To test this argument, we develop a panel of 45 African states, aligning data on state conflict actions with data at the state level extracted from several sources. We document a positive and significant relationship between FDI stock and state securitization violence. Our empirical strategy exploits two objective measures of state conflict action, i.e. the share of conflict events in which the state is involved, and the number of conflict events in which the state is involved, both measured outside of civil wars and large campaigns against a national armed opponent. This allows us to distinguish defense actions from securitization. The most conservative estimate shows that an increase by 1 percent point in FDI is associated with a 0.1 percentage point increase in state securitization violence. To put such magnitude into perspective, our model would predict that a standard deviation increase in FDI stock would be associated with a rise by 7 percentage points in conflict events involving the state, ceteris paribus. We present evidence that this relationship is robust by employing several econometric techniques: the first model is a fractional probit with Mundlak correction, accounting for a set of time-varying economical, institutional, and demographic determinants of state securitization. Given that the past level of conflict in bordering countries could potentially influence the likelihood of state conflict action, we include a set of time and spatially lagged conflict-related controls. To partially address omitted variable bias, our empirical strategy accounts for unobserved characteristics with the Mundlak correction. In a second model, we use an OLS model with fixed effects, accounting for the full set of unobserved characteristics influencing the number of conflict events in which the state is involved, and we show that the result remains consistent to this alternative specification. Finally, to strengthen the causal link between FDI and state securitization violence, we also adopt an instrumental variable approach based on the cultural and historical linkages that the colonial period created between the individual state and other states belonging to the same protectorate/colonial empire in Africa. Our instrumental variable is computed as the average level of FDI stock for the states that shared the same colonial power. This instrument confirms our results in terms of magnitude and sign and is robust to alternative geographical and conflict-diffusion interpretations, as well as to other placebo tests.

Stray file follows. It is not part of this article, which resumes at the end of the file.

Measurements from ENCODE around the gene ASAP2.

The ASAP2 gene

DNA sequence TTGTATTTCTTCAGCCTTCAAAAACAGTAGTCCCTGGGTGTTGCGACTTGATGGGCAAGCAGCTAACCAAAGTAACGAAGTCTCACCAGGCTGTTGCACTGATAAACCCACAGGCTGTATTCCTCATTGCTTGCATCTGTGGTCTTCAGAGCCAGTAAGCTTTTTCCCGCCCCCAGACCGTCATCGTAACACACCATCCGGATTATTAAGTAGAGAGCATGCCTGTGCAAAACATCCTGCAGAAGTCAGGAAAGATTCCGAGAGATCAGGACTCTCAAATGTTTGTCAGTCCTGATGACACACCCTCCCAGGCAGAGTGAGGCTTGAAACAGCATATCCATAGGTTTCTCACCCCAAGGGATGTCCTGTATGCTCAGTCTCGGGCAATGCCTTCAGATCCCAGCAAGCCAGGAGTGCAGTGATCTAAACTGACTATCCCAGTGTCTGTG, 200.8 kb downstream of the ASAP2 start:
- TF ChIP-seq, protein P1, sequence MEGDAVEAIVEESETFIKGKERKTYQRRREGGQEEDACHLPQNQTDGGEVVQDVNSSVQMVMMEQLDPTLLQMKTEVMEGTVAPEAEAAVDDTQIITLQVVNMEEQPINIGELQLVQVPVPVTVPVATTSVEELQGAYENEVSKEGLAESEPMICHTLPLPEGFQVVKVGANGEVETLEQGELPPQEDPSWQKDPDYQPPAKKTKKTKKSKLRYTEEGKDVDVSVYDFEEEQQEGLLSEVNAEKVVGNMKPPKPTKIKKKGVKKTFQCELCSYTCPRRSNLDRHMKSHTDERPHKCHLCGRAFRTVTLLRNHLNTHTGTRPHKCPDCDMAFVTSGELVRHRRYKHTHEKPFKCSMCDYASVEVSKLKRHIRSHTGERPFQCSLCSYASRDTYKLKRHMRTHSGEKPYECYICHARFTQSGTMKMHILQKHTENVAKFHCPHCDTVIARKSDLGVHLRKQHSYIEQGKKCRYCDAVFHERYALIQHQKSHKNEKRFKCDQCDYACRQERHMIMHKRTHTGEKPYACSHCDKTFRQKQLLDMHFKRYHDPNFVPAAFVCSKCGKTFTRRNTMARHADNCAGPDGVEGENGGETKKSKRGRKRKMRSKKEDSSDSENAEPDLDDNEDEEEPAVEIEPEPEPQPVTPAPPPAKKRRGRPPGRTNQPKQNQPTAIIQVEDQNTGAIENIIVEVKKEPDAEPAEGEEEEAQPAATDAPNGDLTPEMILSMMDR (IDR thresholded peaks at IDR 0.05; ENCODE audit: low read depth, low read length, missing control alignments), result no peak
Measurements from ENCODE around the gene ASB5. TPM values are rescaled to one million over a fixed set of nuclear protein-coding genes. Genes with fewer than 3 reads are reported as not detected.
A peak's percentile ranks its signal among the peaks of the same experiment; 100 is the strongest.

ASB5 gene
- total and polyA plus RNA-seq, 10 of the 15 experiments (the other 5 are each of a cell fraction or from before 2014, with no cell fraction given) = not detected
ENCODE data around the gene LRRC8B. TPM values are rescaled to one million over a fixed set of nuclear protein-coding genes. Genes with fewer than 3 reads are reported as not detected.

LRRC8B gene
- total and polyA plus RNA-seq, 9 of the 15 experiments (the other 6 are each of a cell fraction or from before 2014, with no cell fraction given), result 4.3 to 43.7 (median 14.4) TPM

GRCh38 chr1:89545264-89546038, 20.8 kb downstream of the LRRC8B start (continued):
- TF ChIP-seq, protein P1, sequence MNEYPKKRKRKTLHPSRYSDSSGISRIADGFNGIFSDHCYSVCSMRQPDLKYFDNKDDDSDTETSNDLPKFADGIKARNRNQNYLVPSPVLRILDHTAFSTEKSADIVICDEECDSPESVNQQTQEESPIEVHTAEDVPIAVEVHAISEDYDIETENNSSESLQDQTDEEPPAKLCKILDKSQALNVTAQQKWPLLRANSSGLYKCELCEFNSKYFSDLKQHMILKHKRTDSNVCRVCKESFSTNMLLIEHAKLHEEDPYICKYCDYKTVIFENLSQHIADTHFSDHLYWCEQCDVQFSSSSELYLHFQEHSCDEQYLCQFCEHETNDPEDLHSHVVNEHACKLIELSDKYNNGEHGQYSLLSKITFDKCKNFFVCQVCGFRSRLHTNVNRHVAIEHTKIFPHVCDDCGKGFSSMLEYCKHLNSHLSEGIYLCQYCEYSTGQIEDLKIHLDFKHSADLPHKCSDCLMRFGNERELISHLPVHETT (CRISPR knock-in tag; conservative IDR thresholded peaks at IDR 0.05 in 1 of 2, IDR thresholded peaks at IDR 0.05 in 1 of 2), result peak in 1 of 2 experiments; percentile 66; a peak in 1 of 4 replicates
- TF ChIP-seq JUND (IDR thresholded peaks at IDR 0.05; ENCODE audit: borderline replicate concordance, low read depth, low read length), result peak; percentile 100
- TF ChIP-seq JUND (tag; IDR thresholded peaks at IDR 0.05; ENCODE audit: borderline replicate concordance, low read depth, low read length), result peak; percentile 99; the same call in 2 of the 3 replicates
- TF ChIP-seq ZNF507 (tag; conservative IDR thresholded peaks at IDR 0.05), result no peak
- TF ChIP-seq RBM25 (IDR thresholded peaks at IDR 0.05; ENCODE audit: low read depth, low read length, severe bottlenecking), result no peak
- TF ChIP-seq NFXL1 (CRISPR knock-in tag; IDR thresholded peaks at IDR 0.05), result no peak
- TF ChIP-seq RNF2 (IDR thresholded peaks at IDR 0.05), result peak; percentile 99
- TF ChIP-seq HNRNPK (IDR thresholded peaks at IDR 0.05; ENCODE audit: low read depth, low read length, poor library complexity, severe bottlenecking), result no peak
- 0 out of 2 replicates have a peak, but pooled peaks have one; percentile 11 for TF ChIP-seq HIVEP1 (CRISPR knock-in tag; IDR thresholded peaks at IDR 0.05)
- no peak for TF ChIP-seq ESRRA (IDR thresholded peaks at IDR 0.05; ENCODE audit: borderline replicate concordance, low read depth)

We expect, however, that state securitization violence has a different economic and political cost depending on the type of regime involved. This cost might be high for states where civil liberties are historically guaranteed and effectively promoted. In this context, state securitization violence might decrease consensus toward the state, increase grievances among elites and civil society, and lead to an escalation of conflict. In the worst-case scenario, violent escalation might result in the removal of the regime. In such scenarios, regardless of the need to secure FDI, it is very costly for a state to engage in securitization. In contrast, for states with historically restricted civil liberties of their citizens – and therefore where conflict actions and state violence are, in effect, policy instruments – an increase in FDI stock would raise the likelihood of state securitization violence as its cost is contained by previous practices. This study sheds light on this mechanism by investigating the presence of strong heterogeneity in the estimates. We show that the relationship between state securitization violence and FDI is driven by states with lower levels of civil liberties, where state actions are often, though not always, linked to repression of any form of opposition. To further test the strength of the above mechanism, we ask whether states with long periods of cash shortages would increase their rate of violence. Following a cost/benefit approach with fixed values, we expect that states with a high cash deficit will increase state securitization violence action marginally to secure FDI, as FDI would have the highest impact on available fungible resources. We find evidence supporting this hypothesis, as the relationship between state securitization violence and FDI stock is significant and positive for the subsample composed of states with a long-term low fiscal budget (i.e. cash deficit). This suggests that states might consider FDI stock as an alternative source of income that regimes aim to secure in periods of budget shortage. Finally, using the number of state conflict events against militias and civilians, we highlight that the increase in conflict actions is likely explained by an increase in the number of events involving militias. As no causal correlation can be found between FDI stock and state conflict events against civilians, a common proxy for state repression, we conclude that FDI stock is generating a securitization mechanism. As our data do not allow for precisely identifying the direction and the “initiator” of a conflict event, we argue that two mechanisms could be driving this result. Firstly, states receiving FDI are more likely to engage in violence against conflict agents or civilians to signal their ability to secure an environment. Secondly, FDI stock increases the prize of having more political power; therefore reception of FDI incentivizes political militias to engage in more conflict against the state.